Countries can also behave self-destructively. And Israel’s losing battle against Iran’s recent charm offensive is a textbook example of acute USDS. Sometimes it seems as if Israel isn’t just shooting itself in the foot, it’s using a machine gun. Here are the top five times it seems to have done that very thing.’
Editor’s Note: Weapons grade uranium is over 90%, but Iran’s enrichment has never gone past 20%. It is increasingly focused on 3.5% level which is well below theoretical military use levels. As Glenn Greenwald discusses in a link below, Iran have been saying for years that they don’t want nuclear weapons.
A day after Prime Minister Binyamin Netanyahu urged the world to press for a halt of all Iranian uranium enrichment, a senior EU diplomat said Western governments are considering allowing Tehran to continue enriching some uranium as part of a possible deal with the Islamic Republic.
The new stance – a reaction to President Hassan Rouhani’s overtures to the West – would mean backtracking on several UN Security Council resolutions calling for a complete halt to all enrichment because of concern this was being done to develop nuclear weapons.
In an interview with Reuters, Lithuanian Foreign Minister Linas Linkevicius said: “I believe part of the game is that if the Iranians prove that whatever they are doing is peaceful, it will, as I understand, be possible for them to conduct it.”
“It’s conditional. It is not a done deal, but nevertheless it is a possibility to explore,” he said. “Thanks to this rapprochement.
How it will look, we don’t know.”
Lithuania holds the rotating presidency of the European Union until the end of this year, giving Linkevicius a closer insight into many internal policy debates.
- US-Iran Ties Improve, But Congress Still Likely to Impose New Sanctions (Antiwar)
- Glenn Greenwald: Brian Williams’ Iran propaganda (Guardian)
- Hardliners in Iran See Latest Diplomacy With US as a False Dawn (The National)
- Iran Guards chief criticises Rouhani-Obama call (AFP)
- Downplaying Diplomacy, Obama Threatens to Attack Iran (Antiwar)
- Iran FM: US Flip Flop on Diplomacy Undermines Trust (Antiwar)
- 76% in U.S. favor negotiations with Iran over nukes (CNN)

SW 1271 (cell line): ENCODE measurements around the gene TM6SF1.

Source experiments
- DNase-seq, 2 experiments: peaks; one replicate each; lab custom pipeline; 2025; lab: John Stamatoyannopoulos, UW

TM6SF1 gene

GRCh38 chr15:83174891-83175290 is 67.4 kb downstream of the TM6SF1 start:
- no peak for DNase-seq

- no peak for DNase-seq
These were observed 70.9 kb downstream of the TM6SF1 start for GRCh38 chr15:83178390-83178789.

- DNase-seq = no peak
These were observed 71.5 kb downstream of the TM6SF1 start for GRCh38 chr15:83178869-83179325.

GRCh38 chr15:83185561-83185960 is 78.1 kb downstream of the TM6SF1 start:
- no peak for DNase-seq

- Iraq says Iran’s shift toward West is serious (AP)
- Iran Staggers as Sanctions Hit Economy (NY Times)
- Hassan Rouhani Twitter account deletes Obama tweets (Guardian)
- Protester Lobs Shoe at Iran’s Rouhani (Newser)
As a result of over thirty years of intense propaganda against Iran, many are used to a cartoonish image of Iran and its people as extremist fanatics, an image drawn by the War Party and Israel’s lobby in the United States. The Party and the Lobby are interested only in a war with Iran. Thus, the landslide victory of Hassan Rouhani in Iran’s presidential elections of June 14, and his subsequent moderate approach to both domestic and international affairs have surprised many around the world. But, in fact, Rouhani ran on a platform that promised the Iranians a “government of prudence and hope,” which is why he was given a mandate by the people to pursue détente with the West and improve their lives at home.
Ever since his election Rouhani has been busy trying to deliver his promises by resurrecting many “dead corps.” They include Iran’s economy that contracted by more than 5 percent last year because of the crippling sanctions imposed on Iran. His administration has also allowed the politically-active university students that had been expelled over the past several years to enroll again. But, the most important dead corpse that Rouhani has been trying to revive is the United States-Iran relations. During the nationally-televised presidential debates on June 7, not only did Rouhani strongly criticize nuclear diplomacy of the Ahmadinejad administration, but also promised to take a different approach that would allow “the centrifuges to spin and the economy to roll.”